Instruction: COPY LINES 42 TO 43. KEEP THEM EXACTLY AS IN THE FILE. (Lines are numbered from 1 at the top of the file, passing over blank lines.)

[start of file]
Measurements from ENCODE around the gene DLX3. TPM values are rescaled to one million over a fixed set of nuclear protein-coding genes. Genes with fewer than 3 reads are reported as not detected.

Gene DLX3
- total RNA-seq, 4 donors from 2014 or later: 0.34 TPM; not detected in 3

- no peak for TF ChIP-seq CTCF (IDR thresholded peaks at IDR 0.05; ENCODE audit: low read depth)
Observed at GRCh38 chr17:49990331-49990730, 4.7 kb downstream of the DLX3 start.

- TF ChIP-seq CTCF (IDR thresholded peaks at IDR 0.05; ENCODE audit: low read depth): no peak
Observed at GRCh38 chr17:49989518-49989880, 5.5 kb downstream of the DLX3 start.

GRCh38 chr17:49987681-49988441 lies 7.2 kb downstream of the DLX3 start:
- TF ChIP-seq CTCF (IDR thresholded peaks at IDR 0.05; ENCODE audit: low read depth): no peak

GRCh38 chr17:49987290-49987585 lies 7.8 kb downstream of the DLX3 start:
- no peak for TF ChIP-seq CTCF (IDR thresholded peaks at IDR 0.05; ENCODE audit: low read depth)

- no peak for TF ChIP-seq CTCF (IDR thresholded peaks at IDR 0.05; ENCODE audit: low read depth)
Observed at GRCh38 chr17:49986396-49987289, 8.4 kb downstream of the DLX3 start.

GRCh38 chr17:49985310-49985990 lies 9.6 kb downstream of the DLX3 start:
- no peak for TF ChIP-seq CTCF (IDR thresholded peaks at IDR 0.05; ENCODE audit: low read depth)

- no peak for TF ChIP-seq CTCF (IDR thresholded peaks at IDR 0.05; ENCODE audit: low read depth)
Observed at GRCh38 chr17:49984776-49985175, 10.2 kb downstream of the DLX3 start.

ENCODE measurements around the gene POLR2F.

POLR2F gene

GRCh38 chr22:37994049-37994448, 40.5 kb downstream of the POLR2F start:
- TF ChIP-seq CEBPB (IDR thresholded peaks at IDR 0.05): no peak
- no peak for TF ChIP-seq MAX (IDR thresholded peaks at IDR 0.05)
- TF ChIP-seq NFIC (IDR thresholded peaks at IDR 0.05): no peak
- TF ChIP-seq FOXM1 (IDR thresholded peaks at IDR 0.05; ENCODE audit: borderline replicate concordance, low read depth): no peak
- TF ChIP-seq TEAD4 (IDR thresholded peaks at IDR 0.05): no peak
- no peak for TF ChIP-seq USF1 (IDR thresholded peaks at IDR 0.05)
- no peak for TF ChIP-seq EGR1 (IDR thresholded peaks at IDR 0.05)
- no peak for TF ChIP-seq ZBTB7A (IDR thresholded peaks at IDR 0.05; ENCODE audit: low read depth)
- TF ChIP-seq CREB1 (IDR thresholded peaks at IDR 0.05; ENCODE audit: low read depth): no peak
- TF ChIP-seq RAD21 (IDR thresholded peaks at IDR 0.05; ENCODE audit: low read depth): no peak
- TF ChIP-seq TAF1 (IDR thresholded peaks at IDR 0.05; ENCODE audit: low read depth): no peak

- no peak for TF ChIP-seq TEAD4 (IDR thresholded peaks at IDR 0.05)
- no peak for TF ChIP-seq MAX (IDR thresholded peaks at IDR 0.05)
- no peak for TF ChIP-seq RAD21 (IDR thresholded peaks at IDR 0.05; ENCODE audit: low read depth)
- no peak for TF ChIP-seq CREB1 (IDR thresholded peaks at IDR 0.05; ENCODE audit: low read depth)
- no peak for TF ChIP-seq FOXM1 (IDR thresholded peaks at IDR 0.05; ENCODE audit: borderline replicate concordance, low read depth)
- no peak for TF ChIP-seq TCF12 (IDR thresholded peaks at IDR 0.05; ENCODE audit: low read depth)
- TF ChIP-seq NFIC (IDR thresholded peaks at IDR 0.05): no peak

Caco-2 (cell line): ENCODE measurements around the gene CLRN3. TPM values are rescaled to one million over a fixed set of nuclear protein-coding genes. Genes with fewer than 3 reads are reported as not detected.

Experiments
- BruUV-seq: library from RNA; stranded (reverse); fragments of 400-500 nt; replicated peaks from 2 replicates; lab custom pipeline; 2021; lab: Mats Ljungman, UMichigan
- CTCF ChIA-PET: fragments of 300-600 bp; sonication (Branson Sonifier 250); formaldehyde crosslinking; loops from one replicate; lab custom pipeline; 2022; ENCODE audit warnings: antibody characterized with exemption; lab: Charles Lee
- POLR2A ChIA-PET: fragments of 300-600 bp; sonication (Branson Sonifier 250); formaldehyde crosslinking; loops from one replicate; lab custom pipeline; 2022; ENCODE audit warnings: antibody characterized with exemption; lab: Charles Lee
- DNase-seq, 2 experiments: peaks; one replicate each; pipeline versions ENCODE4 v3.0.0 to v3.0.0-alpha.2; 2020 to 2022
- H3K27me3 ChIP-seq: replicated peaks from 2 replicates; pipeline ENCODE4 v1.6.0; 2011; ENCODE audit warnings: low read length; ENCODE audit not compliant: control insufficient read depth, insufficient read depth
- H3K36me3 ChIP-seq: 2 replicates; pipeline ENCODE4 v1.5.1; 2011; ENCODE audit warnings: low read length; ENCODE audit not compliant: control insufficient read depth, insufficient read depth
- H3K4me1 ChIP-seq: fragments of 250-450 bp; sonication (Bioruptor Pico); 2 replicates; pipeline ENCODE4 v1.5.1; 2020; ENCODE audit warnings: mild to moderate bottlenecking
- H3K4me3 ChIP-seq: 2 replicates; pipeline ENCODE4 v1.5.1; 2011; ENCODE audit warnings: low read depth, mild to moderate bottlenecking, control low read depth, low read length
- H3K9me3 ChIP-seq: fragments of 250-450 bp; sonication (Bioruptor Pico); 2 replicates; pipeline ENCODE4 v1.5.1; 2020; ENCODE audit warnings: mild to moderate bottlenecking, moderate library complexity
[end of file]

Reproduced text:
- CTCF ChIA-PET: fragments of 300-600 bp; sonication (Branson Sonifier 250); formaldehyde crosslinking; loops from one replicate; lab custom pipeline; 2022; ENCODE audit warnings: antibody characterized with exemption; lab: Charles Lee
- POLR2A ChIA-PET: fragments of 300-600 bp; sonication (Branson Sonifier 250); formaldehyde crosslinking; loops from one replicate; lab custom pipeline; 2022; ENCODE audit warnings: antibody characterized with exemption; lab: Charles Lee